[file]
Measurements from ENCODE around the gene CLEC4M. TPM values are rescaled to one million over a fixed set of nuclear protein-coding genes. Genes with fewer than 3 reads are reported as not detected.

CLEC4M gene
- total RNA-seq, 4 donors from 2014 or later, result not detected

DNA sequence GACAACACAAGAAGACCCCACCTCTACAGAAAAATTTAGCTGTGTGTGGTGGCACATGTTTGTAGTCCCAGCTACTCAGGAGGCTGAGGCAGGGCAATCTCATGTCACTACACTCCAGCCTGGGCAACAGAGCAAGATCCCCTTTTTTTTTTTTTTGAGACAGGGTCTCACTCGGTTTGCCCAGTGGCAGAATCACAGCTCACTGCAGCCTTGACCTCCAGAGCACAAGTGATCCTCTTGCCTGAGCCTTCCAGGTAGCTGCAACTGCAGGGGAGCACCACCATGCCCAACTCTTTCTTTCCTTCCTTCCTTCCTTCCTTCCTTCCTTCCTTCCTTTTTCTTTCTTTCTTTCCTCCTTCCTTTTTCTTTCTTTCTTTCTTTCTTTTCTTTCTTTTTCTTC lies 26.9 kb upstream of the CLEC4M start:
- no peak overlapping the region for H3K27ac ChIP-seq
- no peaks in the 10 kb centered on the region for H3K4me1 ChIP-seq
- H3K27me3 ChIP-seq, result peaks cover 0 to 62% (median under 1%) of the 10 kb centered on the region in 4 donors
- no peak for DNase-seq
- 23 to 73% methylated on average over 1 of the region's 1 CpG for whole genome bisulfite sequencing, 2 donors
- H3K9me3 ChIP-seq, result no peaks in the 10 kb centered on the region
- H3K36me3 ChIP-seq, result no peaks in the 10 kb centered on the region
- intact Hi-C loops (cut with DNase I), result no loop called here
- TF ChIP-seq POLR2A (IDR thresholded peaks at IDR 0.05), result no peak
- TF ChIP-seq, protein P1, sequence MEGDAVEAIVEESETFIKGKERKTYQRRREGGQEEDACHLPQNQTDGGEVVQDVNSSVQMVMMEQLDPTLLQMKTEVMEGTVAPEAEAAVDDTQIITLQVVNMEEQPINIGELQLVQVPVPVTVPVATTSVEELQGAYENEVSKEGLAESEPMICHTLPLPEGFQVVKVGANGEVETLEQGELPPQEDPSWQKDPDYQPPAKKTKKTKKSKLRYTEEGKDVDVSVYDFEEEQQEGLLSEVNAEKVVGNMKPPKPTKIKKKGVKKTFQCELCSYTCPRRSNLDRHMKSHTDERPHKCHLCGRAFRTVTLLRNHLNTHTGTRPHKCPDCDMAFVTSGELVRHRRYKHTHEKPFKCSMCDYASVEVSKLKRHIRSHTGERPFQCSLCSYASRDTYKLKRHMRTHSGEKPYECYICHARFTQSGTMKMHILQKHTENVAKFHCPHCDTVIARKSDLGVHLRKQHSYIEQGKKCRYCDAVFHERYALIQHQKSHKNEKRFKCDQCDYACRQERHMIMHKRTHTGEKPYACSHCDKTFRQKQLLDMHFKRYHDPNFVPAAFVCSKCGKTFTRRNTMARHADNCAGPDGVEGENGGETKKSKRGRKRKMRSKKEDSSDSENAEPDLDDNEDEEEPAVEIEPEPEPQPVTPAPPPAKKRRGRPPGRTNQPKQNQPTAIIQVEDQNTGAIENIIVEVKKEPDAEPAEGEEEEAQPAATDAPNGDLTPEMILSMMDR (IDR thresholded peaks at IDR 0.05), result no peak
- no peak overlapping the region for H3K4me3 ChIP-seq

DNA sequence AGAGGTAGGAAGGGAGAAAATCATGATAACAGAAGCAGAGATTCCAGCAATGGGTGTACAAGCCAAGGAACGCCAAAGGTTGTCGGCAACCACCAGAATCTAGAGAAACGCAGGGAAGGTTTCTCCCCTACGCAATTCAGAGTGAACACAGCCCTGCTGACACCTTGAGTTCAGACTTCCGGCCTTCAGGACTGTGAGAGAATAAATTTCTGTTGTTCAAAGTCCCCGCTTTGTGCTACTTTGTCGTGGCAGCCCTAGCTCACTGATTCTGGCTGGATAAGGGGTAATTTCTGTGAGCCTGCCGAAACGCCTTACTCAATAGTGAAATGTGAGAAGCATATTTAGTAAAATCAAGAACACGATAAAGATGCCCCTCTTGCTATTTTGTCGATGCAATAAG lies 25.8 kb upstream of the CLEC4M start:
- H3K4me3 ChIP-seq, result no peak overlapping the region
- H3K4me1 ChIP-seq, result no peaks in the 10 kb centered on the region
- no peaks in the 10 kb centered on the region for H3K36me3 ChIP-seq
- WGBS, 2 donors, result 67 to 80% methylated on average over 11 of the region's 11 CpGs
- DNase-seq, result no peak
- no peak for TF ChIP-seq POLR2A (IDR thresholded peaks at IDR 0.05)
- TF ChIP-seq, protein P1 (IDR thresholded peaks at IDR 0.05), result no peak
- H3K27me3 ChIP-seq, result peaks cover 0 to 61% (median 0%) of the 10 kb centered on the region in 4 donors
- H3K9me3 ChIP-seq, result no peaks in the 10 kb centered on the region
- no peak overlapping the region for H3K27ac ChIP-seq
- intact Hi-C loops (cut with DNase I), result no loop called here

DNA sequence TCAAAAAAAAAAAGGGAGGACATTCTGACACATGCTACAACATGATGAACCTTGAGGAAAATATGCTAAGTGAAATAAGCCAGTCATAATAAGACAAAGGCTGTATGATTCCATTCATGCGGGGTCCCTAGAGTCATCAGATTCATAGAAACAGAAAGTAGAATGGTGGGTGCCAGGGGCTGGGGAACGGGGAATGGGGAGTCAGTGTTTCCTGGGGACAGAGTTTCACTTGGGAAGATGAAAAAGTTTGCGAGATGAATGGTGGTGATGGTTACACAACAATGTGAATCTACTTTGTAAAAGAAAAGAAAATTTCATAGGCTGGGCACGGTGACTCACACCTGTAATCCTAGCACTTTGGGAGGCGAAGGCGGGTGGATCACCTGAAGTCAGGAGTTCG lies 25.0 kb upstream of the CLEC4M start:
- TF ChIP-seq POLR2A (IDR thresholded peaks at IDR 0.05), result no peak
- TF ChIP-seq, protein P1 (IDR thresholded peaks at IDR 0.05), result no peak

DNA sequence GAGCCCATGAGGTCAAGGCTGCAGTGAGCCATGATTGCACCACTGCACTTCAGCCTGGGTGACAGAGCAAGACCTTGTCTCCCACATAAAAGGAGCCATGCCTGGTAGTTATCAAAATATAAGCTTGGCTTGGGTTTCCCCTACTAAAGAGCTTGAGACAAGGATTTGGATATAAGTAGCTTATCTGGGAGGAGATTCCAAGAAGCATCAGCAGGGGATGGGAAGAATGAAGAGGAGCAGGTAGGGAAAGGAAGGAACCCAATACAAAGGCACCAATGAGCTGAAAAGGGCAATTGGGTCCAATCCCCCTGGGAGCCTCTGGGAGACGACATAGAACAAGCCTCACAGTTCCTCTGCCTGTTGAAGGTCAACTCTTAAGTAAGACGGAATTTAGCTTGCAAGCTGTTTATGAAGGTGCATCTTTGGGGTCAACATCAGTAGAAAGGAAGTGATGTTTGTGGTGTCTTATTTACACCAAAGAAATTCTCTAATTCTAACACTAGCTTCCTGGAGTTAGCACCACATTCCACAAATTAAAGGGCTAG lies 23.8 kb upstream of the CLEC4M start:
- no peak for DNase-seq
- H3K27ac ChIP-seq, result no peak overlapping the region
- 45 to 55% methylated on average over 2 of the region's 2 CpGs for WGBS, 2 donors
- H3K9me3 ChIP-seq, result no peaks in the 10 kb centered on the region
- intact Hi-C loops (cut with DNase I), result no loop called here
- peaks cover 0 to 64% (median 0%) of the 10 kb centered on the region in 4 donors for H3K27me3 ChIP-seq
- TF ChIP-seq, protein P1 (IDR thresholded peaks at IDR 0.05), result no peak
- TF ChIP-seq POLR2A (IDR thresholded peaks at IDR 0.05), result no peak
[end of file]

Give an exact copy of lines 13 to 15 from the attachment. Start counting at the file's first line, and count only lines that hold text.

- TF ChIP-seq POLR2A (IDR thresholded peaks at IDR 0.05), result no peak
- TF ChIP-seq, protein P1, sequence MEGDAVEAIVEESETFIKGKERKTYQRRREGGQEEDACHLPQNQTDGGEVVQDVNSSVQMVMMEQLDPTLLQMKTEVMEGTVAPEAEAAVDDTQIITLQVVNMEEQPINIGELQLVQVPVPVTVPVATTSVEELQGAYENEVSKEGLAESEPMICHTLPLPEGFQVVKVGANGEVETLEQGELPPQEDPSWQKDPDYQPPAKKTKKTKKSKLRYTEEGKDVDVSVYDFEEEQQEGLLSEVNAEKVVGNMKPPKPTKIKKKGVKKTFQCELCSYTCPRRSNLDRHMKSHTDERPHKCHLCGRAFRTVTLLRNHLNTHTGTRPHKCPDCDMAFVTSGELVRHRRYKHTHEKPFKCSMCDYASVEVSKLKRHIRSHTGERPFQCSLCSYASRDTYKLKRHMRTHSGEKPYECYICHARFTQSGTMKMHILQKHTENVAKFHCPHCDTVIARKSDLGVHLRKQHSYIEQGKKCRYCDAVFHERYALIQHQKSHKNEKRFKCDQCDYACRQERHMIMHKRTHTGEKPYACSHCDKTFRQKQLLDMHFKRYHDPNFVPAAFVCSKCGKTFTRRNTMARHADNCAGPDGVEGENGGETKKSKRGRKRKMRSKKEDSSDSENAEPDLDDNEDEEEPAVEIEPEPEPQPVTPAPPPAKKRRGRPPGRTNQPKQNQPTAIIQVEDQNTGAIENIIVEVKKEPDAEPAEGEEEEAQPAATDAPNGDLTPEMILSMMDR (IDR thresholded peaks at IDR 0.05), result no peak
- no peak overlapping the region for H3K4me3 ChIP-seq